Finally, TBSM also captures Brand Preference as one component of the survey. Brand Preference is the gold-standard metric for assessing a brand’s strength in the hearts and minds of consumers. In fact, independent studies conducted by the Marketing Accountability Standards Board (MASB) have found that preference proved to be a better fit to market share than any other standard research question examined. Brand preference has been adopted as the cornerstone of all MSW research systems due to this strong relationship with market share. Several of our Charts of the Week illustrate the utility of brand preference in different applications.

First, results from the Fast Casual Restaurants category illustrates the utility of brand preference as a proxy for market share and hence an unparalleled measure of brand strength. As the following scatterplot shows, the brand preference penetration metric is strongly related to systemwide domestic sales levels for Fast Casual Restaurants (as published by Nation’s Restaurant News), with an overall correlation of +0.93.



Next, changes in brand preference are reflective of actual changes in business results for a brand. An example Chart of the Week illustrating this application is drawn from the Subscription Streaming Video Services category. In March of 2021, ViacomCBS expanded its CBS All Access service and rebranded it as Paramount+. In the extremely competitive and dynamic online video streaming services category, Paramount+ saw a 67% gain in brand preference in 2021 versus CBS All Access preference in the pre-pandemic time-period (last quarter of 2019). While ViacomCBS doesn’t separately report Paramount+ subscriber numbers, total ViacomCBS subscribers (which also includes Showtime and other services) jumped to 47 million in Q3 2021 versus 17.9 million in Q3 2020 and 10.4 million in Q3 2019. According to ViacomCBS, this surge in subscriptions was driven by strong growth in Paramount+ sign-ups.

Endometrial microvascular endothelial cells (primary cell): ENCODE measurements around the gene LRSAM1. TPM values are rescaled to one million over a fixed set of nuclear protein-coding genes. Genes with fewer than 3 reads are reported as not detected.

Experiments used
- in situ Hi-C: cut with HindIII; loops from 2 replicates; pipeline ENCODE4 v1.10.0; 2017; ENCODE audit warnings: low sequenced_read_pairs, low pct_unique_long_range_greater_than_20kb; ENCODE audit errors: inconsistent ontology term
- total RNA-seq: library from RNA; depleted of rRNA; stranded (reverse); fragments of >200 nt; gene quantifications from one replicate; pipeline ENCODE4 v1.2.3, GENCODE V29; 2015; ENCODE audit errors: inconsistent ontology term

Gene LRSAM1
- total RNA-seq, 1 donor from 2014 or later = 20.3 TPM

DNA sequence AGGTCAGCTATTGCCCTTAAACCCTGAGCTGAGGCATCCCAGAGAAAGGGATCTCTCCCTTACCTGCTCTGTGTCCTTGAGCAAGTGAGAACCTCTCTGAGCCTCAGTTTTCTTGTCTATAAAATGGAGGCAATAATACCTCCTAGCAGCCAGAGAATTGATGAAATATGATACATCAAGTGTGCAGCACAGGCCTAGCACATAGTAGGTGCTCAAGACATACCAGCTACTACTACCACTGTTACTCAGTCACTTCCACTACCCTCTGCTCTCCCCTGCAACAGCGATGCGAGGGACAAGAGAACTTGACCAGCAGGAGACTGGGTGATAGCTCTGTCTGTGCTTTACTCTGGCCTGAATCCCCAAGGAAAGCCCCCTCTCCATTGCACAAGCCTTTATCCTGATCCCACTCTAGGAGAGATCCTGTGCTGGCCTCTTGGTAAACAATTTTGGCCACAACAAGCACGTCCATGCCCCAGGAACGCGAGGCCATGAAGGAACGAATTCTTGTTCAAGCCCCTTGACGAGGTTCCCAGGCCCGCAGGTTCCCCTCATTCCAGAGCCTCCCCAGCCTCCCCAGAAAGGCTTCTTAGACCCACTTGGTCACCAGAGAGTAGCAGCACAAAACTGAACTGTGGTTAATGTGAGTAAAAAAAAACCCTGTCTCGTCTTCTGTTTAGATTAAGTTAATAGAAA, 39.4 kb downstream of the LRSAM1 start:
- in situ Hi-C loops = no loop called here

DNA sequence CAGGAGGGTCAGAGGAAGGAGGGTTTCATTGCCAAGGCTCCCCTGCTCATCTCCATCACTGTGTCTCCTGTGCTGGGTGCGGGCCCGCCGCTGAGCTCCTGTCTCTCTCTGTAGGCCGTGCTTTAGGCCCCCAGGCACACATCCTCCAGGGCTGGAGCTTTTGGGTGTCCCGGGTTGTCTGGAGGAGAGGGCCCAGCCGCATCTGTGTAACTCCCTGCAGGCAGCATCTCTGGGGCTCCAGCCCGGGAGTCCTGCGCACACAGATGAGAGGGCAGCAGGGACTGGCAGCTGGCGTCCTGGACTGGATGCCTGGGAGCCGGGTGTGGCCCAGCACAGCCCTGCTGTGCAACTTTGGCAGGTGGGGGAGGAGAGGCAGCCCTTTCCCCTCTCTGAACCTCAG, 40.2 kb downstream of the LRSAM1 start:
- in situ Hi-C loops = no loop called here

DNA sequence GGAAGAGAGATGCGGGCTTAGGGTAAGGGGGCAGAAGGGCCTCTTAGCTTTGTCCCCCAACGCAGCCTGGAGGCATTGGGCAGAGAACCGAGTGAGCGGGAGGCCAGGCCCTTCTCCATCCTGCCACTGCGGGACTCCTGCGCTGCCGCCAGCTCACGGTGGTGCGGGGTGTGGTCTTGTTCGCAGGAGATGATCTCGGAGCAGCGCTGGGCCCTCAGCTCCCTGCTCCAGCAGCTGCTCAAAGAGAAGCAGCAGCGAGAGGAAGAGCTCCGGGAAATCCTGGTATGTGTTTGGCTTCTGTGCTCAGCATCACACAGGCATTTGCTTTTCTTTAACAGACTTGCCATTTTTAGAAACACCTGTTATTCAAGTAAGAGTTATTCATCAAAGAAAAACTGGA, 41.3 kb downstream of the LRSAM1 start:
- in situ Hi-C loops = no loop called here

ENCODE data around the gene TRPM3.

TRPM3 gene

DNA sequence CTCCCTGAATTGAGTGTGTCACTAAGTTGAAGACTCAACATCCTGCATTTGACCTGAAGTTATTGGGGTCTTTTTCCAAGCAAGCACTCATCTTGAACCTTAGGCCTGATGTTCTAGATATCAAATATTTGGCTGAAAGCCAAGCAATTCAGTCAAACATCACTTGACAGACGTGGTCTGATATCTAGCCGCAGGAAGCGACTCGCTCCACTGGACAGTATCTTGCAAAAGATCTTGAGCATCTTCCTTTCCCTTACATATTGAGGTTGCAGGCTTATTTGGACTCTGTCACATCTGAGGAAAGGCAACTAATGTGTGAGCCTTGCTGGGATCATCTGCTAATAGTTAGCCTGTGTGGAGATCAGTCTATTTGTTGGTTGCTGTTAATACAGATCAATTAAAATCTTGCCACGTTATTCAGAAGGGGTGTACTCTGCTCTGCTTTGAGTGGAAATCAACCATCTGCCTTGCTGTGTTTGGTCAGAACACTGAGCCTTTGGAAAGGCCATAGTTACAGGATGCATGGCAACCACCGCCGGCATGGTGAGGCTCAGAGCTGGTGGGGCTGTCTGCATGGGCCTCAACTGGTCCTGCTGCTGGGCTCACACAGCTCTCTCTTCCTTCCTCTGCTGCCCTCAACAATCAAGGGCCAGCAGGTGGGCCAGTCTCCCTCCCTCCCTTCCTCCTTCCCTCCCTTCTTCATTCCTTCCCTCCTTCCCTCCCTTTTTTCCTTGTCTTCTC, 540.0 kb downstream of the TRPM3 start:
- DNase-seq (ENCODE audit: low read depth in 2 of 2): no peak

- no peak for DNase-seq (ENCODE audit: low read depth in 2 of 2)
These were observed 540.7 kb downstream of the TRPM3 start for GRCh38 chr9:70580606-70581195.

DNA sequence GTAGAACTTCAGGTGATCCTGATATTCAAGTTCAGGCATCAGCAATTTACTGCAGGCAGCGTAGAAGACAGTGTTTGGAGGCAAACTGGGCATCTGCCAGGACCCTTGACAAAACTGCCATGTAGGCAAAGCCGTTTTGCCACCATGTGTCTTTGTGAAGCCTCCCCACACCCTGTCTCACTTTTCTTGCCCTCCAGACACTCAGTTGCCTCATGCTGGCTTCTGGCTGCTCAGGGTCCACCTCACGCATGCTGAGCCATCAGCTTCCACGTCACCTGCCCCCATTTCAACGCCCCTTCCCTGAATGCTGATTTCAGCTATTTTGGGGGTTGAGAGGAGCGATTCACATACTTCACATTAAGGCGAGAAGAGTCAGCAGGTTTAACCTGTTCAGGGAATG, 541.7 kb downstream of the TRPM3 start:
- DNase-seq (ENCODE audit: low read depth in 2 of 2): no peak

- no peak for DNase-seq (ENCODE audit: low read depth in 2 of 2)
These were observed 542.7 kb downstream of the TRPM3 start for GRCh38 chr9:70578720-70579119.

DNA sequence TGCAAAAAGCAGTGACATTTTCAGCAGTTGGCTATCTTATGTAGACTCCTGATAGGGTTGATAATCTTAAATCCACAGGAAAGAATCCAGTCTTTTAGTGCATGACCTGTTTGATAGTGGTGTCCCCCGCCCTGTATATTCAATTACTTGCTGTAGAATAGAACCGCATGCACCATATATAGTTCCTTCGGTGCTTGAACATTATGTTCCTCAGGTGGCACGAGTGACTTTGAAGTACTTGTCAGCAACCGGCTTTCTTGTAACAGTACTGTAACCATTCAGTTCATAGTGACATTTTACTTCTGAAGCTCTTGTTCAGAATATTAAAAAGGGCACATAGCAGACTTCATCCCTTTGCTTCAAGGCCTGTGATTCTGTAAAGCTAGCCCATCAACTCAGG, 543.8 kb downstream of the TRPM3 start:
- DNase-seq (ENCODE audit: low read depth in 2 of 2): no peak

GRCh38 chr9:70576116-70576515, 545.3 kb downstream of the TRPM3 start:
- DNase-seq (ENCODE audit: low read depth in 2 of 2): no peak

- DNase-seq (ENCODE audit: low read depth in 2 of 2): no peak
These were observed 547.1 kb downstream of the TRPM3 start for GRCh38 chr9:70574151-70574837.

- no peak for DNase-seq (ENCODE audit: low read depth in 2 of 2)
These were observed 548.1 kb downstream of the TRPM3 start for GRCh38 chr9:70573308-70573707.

In addition, brand preference can detect changes in brand strength attributable to marketing activity. This is illustrated by returning to the example of the effects of the 2022 Super Bowl advertising on brand preference for Cryptocurrency Exchanges. All four brands that advertised in the Super Bowl saw at least some level of positive movement in brand preference. FTX was the winner with a jump in brand preference of 2.6 percentage points.



Finally, brand preference levels can be examined by target groups, defined by dimensions such as demographics or usage level, to understand where a brand’s (and their competitors’) strengths lie. An example from our Chart of the Week series shows brand preference by usage level in the Domestic Airlines category. One insight from this chart is that discount airline Southwest has by far the highest preference level among light users. On the other hand, the brand’s preference level among heavy users is exceeded not only by the three traditional major airlines, but also by fellow discount brands JetBlue and Alaska.